Updated: September 2019
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Because you like Elementor pagebuilder, does that mean you’re a speed fool? No. Lots of people like Elementor (3,000,000+). But it doesn’t match our speed *philosophy* because it causes bloat. Not because of plugin page weight or load time. Because of human psychology. The Herd can’t resist the temptation to create pagebuilder massive pages. It’s like a compulsive addiction. More is better is the assumption.
Elementor is the fastest and best of breed pagebuilder. But we don’t endorse pagebuilders!
For the computer to become “invisible,” you need 1-second page loads. That is when the user thinks they’re in control. That’s been the case with human-machine interaction for 30 to 40 years. Do any sites achieve this transparency? Yes. But they’re only 1 percent of the Internet. Rare. It’s beyond the reach of most of our readers and costs big money to achieve.
All web hosts, theme authors, and plugin vendors make speed claims. Their proof to sell is vaporous. If there’s no anxiety, there’s no impetus to change. Our goal is saving the Internet from WordPress abuse. It’s never WordPress’ fault – or themes even. Most themes (Divi not included here) load in 50 milliseconds. It’s abuse that ruins websites. Overindulgence. We preach the evils of millisecond delays to get people to back off on design overkill.
Why do stripped down themes run faster? Because there aren’t options to fill with junk and bloat.
If you use a pagebuilder, use Elementor. But realize it may not future-proof your site. We have a suspicion WordPress will “break” all pagebuilders soon. On purpose? No. But they want to own that pagebuilder space.
We don’t use pagebuilders on principle. Mobile sites don’t usually need them with only one column of content. We find pagebuilders frustrating (slow). In the end, we get the same results (only faster) using discrete plugins and other workarounds.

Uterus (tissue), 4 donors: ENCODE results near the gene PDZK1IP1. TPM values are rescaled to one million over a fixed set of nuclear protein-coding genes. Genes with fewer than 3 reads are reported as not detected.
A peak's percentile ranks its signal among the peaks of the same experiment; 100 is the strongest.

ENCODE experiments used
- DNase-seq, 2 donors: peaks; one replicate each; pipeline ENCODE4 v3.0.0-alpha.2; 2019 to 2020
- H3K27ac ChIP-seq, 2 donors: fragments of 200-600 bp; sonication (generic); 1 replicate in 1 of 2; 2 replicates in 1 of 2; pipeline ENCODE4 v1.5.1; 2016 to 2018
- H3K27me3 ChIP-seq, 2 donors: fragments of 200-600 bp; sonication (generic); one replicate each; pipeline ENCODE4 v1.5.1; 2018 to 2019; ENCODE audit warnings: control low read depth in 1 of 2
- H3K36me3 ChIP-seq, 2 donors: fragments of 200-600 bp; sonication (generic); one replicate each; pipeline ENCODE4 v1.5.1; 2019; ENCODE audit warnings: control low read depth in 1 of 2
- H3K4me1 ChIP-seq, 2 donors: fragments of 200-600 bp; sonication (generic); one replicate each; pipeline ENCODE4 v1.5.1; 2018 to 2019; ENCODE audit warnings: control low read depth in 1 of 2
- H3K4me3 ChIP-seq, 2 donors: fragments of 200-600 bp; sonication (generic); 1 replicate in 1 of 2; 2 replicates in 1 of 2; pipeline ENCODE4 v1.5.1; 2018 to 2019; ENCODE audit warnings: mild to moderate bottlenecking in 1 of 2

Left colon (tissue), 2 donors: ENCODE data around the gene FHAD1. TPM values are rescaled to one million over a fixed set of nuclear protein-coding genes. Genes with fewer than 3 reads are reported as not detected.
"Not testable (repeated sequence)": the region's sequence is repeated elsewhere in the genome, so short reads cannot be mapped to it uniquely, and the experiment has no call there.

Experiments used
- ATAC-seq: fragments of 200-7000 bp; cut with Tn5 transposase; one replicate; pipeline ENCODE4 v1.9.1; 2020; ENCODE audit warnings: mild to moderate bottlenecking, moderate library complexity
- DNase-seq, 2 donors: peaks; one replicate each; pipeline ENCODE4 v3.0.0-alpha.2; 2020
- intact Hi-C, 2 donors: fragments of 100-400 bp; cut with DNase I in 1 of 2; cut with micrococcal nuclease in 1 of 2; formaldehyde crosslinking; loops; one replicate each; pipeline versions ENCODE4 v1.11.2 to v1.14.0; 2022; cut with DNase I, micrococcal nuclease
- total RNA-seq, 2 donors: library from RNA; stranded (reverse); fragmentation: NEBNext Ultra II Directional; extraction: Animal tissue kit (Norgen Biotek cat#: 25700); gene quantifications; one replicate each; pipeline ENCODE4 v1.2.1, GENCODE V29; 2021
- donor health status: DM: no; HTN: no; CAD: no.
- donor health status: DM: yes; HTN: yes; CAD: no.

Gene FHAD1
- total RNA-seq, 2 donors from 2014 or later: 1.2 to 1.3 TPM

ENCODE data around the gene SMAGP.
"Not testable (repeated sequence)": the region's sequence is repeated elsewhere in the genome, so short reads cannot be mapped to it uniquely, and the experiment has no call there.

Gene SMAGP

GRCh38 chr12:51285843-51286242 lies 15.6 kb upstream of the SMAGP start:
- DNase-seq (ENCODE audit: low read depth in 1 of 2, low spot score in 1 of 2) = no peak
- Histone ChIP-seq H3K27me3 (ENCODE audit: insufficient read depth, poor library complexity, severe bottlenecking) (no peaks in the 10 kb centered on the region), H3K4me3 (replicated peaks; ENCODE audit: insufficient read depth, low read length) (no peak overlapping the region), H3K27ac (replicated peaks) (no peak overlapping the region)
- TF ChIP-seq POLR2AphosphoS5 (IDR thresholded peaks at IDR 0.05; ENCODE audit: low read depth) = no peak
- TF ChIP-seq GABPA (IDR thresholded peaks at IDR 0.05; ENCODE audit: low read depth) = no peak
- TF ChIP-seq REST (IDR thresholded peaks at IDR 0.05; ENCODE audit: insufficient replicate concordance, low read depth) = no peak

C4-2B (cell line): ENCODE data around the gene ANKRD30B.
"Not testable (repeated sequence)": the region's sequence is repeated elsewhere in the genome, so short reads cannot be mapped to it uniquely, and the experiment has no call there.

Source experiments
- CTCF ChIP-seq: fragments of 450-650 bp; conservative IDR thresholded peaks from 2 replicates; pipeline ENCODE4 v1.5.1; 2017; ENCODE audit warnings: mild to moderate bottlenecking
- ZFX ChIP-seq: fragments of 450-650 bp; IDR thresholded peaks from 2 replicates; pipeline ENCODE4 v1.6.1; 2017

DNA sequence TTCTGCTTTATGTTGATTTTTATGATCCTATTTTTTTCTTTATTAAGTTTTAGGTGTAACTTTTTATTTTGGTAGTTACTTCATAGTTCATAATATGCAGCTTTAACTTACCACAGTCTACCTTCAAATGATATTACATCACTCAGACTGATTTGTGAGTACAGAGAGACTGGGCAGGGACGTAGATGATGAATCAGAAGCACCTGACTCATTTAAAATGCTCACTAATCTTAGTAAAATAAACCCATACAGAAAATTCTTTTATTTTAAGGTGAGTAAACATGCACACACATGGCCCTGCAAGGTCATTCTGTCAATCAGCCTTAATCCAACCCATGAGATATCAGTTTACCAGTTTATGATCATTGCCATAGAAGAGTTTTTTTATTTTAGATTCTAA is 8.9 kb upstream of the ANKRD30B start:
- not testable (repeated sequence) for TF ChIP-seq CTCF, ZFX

We recommend using Elementor as long as you’re aware of potential traps. We steer clear of all pagebuilders.
SEO guys say speed directly affects SEO. It doesn’t. It affect UX. And UX indirectly affects bounce rate, dwell time, and return visits. That, in turn affects Google’s perceived user intent. Get used to waiting for page ranking!
We satisfy the quest for speed, image stimulation, and short attention spans.
For over a decade, we’ve studied balancing expressive aesthetics (aka branding) and mobile speed. It boils down to value analysis of all web assets: combination, simplification, elimination, standardization, and substitution. And if you don’t have firm goals, you can’t make wise choices.
Market positioning is a creative communication strategy. It serves as a shortcut to the buyers motive. Users won’t wade through junk trying to figure out why you are valuable or why they should care about what you do. They don’t have the patience. It’s a much more intolerant world. But the world’s always been intolerant of slow things.
Pagebuilders don’t cultivate essential or simple UX.
UX is about overcoming three critical things for quality-first impression (aka credibility):
1Speed being prime. Why? If you can’t get past this hurdle the user won’t hang around to even see your cool presentation. Pagebuilders make available enticing options to overload the page with expressive design aesthetic. Too many extras. There are no limitations.